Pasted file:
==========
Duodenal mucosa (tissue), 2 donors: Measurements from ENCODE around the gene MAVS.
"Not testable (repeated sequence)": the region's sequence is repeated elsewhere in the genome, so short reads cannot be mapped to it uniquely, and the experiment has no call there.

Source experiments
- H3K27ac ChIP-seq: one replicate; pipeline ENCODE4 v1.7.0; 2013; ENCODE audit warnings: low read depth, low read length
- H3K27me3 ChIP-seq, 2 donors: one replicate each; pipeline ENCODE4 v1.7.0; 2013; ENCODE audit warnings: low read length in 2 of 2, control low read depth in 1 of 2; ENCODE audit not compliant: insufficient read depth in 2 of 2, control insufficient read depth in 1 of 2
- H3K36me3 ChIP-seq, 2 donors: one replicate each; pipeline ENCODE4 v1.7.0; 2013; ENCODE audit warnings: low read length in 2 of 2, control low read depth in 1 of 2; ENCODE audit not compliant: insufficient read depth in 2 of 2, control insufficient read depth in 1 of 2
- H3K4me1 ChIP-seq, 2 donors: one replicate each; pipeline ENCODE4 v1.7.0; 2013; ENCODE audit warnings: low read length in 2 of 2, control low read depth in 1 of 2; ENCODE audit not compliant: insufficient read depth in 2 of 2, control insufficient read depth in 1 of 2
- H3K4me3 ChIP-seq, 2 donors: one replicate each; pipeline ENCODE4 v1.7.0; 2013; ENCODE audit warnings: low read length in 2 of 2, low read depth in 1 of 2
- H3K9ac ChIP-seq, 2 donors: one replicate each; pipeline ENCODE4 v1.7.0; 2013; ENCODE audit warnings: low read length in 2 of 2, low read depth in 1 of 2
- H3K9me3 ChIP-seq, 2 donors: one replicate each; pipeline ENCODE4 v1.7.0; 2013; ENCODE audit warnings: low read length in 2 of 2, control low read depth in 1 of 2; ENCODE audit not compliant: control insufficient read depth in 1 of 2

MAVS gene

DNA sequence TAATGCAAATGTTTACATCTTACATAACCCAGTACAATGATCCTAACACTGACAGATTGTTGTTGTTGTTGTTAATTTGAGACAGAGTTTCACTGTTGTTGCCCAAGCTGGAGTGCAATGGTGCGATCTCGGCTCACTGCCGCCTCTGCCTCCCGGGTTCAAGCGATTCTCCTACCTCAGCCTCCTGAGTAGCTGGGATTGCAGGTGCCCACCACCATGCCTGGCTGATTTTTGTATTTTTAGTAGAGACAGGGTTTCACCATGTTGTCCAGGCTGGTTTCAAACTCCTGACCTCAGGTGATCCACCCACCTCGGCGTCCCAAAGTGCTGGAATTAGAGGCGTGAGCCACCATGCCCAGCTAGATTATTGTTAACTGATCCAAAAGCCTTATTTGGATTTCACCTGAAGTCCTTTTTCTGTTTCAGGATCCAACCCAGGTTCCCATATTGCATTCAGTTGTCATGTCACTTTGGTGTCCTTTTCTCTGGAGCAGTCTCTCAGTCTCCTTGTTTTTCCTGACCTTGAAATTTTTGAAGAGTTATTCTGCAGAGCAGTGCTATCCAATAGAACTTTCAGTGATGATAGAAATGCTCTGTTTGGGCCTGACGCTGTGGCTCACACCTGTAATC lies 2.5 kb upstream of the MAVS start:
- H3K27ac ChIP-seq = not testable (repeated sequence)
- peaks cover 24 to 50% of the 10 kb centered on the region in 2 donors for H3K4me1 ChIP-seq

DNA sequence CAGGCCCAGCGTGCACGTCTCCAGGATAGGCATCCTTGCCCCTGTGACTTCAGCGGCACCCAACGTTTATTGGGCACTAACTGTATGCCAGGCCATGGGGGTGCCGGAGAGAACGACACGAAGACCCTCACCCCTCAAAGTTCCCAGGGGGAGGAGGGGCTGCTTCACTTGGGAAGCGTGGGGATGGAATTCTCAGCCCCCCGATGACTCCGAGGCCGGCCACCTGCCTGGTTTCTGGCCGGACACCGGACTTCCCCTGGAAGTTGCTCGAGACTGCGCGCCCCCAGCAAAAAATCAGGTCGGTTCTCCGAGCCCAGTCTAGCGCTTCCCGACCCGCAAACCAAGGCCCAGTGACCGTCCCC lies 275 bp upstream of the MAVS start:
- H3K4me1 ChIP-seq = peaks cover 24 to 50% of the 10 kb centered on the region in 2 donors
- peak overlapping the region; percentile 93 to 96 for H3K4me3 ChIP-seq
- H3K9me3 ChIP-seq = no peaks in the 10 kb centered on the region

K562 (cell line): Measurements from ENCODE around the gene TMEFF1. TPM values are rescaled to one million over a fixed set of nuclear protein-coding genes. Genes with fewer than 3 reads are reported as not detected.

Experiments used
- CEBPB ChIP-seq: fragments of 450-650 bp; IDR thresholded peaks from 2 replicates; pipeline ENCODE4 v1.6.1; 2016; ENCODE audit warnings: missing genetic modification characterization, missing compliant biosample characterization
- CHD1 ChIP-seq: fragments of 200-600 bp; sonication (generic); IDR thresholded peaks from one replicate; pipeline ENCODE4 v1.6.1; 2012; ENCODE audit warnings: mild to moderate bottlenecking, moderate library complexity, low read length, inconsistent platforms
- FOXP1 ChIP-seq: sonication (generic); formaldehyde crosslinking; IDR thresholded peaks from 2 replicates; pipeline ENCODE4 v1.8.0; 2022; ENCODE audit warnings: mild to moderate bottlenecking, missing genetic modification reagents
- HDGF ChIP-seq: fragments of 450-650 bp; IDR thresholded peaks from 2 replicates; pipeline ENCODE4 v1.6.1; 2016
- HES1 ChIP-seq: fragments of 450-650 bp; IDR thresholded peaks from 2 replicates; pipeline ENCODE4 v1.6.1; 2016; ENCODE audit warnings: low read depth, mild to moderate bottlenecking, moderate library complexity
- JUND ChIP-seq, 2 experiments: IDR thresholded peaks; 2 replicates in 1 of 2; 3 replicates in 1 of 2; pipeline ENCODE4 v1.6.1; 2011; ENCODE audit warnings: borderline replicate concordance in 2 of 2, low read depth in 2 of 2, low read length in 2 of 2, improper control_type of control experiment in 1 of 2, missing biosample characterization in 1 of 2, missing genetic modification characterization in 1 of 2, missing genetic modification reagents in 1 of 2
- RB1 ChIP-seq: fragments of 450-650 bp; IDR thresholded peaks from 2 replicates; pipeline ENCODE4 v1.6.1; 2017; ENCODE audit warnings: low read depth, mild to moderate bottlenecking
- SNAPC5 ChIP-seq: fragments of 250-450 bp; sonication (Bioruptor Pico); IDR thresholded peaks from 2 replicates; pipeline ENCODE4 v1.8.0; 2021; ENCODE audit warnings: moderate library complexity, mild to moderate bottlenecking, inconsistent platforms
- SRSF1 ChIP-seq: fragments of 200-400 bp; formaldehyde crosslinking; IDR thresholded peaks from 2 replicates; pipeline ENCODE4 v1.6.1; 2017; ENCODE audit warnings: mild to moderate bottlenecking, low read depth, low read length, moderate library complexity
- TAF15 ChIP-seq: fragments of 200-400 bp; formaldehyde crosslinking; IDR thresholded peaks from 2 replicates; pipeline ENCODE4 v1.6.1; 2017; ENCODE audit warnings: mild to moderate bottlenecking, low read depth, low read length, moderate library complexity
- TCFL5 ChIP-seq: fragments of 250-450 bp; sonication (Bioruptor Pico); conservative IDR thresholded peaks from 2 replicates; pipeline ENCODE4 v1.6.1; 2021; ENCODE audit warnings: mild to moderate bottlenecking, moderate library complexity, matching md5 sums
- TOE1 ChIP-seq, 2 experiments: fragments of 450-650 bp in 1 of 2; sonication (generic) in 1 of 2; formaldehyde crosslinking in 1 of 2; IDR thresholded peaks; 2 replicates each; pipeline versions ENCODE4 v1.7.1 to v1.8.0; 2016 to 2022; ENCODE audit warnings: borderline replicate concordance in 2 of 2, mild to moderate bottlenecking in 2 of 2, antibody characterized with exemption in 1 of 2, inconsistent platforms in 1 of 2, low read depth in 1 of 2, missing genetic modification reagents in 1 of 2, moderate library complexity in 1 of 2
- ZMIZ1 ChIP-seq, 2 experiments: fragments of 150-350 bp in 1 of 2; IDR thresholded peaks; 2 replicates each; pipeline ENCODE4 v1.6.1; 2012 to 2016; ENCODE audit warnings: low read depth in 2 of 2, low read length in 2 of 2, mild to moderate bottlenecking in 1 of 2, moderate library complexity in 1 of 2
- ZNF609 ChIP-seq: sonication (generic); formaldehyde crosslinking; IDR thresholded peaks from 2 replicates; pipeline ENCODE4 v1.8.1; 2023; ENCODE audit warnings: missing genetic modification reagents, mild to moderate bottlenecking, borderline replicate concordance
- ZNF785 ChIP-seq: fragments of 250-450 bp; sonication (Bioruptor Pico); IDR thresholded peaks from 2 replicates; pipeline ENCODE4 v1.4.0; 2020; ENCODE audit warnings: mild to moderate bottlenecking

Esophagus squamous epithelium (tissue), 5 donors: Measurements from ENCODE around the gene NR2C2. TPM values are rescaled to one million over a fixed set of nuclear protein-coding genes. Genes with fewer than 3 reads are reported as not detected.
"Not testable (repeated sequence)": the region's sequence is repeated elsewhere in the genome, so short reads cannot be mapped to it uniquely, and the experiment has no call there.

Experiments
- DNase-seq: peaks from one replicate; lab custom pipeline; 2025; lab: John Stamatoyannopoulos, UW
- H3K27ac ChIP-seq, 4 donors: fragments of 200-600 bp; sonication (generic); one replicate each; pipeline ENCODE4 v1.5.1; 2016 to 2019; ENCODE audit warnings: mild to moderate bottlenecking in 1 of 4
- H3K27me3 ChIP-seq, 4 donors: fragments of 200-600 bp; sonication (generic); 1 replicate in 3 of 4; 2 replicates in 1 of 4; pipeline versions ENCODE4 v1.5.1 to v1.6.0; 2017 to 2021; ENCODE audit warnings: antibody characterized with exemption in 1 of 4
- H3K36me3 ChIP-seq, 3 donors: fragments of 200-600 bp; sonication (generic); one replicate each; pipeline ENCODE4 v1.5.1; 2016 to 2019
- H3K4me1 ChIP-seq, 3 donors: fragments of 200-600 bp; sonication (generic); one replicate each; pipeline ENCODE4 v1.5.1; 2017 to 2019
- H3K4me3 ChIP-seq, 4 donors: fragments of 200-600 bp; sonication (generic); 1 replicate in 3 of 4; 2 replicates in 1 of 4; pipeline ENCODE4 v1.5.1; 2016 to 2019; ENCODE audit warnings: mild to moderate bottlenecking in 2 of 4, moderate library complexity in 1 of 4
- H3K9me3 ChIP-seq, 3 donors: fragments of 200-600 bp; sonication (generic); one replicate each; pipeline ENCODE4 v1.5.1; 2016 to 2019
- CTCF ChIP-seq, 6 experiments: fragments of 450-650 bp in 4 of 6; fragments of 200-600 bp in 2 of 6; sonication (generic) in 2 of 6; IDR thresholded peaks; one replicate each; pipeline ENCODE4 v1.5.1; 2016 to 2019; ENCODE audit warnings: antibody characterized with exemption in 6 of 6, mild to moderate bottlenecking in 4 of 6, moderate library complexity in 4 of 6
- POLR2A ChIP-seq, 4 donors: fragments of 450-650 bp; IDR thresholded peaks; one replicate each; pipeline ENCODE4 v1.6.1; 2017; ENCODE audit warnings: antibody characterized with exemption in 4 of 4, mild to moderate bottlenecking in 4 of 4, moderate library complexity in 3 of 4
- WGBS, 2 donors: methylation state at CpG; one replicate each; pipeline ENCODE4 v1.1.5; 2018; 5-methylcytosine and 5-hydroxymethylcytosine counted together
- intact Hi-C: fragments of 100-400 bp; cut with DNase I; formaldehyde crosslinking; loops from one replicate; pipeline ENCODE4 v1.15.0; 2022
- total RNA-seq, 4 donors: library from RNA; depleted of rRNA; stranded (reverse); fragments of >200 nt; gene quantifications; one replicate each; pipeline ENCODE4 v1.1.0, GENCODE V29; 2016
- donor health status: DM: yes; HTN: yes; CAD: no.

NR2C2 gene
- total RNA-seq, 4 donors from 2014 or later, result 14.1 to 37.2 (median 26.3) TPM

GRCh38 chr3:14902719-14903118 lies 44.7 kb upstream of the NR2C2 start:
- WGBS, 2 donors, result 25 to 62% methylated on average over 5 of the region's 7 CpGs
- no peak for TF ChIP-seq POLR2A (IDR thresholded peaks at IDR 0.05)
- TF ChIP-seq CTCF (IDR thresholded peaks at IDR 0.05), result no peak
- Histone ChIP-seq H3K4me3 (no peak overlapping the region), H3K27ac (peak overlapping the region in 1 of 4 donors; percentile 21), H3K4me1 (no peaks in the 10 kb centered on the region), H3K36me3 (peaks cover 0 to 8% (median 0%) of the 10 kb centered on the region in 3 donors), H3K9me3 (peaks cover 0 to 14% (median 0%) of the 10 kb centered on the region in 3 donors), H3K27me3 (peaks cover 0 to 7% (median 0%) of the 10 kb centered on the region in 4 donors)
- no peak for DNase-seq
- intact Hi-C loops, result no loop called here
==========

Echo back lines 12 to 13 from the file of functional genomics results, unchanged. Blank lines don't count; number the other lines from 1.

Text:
DNA sequence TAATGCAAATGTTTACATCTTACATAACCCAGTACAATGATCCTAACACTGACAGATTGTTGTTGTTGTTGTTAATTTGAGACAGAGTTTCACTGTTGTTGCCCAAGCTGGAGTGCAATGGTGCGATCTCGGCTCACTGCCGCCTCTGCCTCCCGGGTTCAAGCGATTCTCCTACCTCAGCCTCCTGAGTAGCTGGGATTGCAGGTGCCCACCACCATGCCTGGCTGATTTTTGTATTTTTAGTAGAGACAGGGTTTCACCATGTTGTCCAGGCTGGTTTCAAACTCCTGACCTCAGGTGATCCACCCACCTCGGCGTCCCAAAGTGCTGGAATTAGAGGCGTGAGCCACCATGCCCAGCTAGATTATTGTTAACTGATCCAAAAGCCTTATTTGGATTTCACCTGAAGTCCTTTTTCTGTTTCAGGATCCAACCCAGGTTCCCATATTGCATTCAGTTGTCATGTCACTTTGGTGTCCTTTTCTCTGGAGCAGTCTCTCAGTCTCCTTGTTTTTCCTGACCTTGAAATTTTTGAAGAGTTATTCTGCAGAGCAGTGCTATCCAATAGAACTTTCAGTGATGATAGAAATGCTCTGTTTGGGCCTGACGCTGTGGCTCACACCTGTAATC lies 2.5 kb upstream of the MAVS start:
- H3K27ac ChIP-seq = not testable (repeated sequence)